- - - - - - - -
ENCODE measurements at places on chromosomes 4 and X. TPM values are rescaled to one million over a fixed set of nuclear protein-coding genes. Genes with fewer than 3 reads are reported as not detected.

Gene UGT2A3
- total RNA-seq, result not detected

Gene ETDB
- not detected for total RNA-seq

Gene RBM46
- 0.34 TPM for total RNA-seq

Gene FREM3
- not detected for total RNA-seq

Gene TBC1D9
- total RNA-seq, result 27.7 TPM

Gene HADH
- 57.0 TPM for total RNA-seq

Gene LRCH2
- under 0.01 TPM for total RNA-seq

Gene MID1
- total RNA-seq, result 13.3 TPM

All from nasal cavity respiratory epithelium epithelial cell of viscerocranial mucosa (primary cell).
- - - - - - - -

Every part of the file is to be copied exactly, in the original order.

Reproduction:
ENCODE measurements at places on chromosomes 4 and X. TPM values are rescaled to one million over a fixed set of nuclear protein-coding genes. Genes with fewer than 3 reads are reported as not detected.

Gene UGT2A3
- total RNA-seq, result not detected

Gene ETDB
- not detected for total RNA-seq

Gene RBM46
- 0.34 TPM for total RNA-seq

Gene FREM3
- not detected for total RNA-seq

Gene TBC1D9
- total RNA-seq, result 27.7 TPM

Gene HADH
- 57.0 TPM for total RNA-seq

Gene LRCH2
- under 0.01 TPM for total RNA-seq

Gene MID1
- total RNA-seq, result 13.3 TPM

All from nasal cavity respiratory epithelium epithelial cell of viscerocranial mucosa (primary cell).